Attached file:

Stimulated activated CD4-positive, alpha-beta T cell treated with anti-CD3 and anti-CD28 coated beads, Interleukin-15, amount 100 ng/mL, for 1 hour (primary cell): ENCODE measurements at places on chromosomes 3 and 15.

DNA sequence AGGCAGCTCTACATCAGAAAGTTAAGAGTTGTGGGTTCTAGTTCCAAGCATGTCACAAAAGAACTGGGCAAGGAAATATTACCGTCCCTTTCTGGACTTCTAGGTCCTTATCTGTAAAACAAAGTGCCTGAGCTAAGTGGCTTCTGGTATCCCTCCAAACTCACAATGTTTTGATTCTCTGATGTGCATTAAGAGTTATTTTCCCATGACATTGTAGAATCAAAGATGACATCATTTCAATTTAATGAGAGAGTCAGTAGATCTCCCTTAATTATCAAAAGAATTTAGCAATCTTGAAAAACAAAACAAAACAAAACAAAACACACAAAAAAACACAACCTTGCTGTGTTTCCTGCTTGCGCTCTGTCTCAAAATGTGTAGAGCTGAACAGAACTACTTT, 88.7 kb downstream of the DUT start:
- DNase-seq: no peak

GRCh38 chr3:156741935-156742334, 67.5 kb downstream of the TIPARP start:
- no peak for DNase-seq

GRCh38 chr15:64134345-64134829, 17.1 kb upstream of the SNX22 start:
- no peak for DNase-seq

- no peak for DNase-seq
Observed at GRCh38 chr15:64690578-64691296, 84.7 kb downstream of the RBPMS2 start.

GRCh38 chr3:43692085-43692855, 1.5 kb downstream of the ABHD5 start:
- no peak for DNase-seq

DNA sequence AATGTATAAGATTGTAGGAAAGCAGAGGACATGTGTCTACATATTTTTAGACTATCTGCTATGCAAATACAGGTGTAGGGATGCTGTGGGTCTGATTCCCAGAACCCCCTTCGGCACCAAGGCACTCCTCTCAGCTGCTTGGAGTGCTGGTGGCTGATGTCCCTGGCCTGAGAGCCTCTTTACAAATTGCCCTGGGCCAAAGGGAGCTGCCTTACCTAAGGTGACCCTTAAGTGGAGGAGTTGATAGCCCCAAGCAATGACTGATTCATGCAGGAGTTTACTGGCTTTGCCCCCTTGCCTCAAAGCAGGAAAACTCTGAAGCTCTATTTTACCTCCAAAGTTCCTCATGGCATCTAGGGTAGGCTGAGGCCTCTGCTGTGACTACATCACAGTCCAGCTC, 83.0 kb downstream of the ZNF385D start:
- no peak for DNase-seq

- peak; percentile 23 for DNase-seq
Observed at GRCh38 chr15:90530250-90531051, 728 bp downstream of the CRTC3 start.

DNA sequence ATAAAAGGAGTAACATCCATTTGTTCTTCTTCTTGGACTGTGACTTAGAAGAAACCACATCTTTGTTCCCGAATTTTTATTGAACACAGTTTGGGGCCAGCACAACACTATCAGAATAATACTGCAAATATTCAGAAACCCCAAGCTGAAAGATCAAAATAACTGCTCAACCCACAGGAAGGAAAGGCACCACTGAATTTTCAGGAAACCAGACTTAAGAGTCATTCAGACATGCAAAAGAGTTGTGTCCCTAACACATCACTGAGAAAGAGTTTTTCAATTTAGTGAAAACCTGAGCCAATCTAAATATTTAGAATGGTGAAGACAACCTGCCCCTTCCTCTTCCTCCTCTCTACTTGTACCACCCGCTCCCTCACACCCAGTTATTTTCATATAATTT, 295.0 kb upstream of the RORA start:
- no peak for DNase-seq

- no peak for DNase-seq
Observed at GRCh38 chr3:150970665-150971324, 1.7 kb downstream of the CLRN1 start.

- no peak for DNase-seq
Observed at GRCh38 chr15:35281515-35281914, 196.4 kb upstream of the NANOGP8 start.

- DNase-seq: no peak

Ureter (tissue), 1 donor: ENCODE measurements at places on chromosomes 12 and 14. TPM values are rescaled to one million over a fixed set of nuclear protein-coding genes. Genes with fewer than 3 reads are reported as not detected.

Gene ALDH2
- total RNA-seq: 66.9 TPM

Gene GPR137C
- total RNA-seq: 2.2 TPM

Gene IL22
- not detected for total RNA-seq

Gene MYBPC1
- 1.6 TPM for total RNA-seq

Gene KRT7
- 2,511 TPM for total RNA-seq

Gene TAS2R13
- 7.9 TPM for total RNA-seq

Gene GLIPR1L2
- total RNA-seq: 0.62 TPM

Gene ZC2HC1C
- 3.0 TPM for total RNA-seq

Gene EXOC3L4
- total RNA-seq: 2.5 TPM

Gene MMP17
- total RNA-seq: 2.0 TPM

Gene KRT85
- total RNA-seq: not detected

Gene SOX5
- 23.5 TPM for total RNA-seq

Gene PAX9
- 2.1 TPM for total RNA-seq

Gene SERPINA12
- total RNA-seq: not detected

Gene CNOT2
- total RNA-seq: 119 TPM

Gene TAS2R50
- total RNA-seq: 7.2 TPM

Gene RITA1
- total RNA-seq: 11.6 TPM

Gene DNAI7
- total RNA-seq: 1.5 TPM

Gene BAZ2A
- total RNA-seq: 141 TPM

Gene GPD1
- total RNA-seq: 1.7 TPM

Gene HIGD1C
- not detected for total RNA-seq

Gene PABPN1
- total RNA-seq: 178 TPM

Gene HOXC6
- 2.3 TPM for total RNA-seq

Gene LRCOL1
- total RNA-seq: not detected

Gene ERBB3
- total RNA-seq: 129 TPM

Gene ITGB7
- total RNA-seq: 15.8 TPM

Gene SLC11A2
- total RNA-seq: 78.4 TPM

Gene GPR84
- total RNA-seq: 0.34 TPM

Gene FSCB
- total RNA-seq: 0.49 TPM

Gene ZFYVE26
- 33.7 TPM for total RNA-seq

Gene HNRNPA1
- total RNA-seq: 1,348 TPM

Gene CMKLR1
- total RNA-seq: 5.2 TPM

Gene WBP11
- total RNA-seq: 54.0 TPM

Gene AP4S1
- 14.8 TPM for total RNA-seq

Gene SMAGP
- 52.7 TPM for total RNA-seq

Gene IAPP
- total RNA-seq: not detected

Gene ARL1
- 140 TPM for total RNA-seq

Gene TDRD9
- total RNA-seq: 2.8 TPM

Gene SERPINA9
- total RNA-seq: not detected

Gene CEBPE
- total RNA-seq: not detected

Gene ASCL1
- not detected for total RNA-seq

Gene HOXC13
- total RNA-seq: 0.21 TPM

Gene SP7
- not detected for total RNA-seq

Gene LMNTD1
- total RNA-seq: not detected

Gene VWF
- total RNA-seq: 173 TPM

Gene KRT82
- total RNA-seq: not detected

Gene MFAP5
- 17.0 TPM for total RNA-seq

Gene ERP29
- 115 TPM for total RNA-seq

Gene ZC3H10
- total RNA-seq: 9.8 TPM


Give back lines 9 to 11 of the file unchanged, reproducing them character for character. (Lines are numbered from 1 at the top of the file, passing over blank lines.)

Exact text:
Observed at GRCh38 chr15:64690578-64691296, 84.7 kb downstream of the RBPMS2 start.

GRCh38 chr3:43692085-43692855, 1.5 kb downstream of the ABHD5 start:
- no peak for DNase-seq